"Well thought out and timely. This is the leading group in the world working on texting and literacy, and they have a strong track record of publications. It would also be the first book, as they say, to deal with the subject at an academic level. The focus on education is important, as this is where most of the anxieties lie. It will be a major step forward in creating a new climate."
Professor David Crystal, author of The Cambridge Encyclopaedia of Language and The Cambridge Encyclopaedia of the English Language, Television consultant and presenter
As children are given mobile phones at increasingly younger ages, there is considerable media coverage of claims that mobile phones, and text messaging in particular, are responsible for declining levels of literacy in children and young people. Such claims are often adopted wholesale by teachers and parents, despite the fact that there is an empirical literature which has failed to find a basis to these claims, and to the contrary has found that text messaging is supporting children’s literacy skills.
Written by leading international researchers Text Messaging and Literacy presents an overview and discussion of the academic evidence for and against use of text messaging and mobile phones in supporting literate activity and discusses what conclusions we can and should draw about the impact of mobile phones, and their potential role in education.
Areas covered include:
- the rise of texting and media reactions;
- children’s reading, spelling and texting;
- text messaging of children with language difficulties;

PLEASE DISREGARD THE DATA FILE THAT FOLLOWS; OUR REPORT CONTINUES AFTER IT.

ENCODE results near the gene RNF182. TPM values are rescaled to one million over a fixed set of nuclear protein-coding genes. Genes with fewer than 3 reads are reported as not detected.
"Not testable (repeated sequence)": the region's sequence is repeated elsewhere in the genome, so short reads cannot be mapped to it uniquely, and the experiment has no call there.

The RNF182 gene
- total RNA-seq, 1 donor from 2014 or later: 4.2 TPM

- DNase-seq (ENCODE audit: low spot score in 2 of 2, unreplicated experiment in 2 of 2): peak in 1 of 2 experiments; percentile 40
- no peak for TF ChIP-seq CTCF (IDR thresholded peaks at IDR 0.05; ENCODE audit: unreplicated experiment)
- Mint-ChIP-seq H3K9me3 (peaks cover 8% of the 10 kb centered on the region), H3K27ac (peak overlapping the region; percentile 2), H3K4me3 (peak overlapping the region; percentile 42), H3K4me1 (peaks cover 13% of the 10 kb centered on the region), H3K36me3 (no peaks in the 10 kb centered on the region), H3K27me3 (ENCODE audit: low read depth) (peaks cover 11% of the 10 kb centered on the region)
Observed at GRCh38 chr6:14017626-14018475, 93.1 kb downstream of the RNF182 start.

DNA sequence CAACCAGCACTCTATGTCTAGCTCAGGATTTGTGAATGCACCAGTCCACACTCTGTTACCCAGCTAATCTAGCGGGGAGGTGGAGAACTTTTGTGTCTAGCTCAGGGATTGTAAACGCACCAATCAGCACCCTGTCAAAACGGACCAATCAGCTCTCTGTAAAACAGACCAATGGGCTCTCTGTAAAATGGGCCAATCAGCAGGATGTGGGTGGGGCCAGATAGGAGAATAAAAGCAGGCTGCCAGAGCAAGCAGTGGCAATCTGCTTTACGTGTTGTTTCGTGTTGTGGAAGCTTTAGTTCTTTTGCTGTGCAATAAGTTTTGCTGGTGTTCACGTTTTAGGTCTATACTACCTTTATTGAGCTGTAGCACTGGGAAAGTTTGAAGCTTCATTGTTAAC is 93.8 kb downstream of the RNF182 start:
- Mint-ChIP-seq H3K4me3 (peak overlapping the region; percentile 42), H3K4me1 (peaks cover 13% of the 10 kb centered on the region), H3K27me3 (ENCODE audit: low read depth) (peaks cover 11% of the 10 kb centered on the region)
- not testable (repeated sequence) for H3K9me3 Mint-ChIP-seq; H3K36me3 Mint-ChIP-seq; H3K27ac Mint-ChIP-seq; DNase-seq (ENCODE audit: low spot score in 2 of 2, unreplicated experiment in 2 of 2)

- using mobile phones for literacy development;
- texting and literacy skills in adolescents and adults;
- spelling and grammar in texting and beyond;
- the future of texting.
In challenging existing assumptions the authors present the cutting edge of international research, highlighting their own studies involving children of all ages, adolescents and adults. This ground breaking book is essential reading for both researchers and students in education, educational psychology, literacy and new media and it’s impact on learning.
"I was impressed by the way the authors evaluated and discussed research methods throughout, but in particular they devote a chapter to methodological issues. This chapter reviews the strengths and weaknesses of the different techniques used to elicit, collect and interpret textisms. The authors cover self-report, observational and experimental methods and ways to analyse include counting, categorising and thematic analysis. The chapter will be of great use to researchers wanting to interpret work already conducted and to help them plan future studies in a way that allows them to draw the most meaningful interpretations from their data." - Jacqui Taylor, Bournemouth University, UK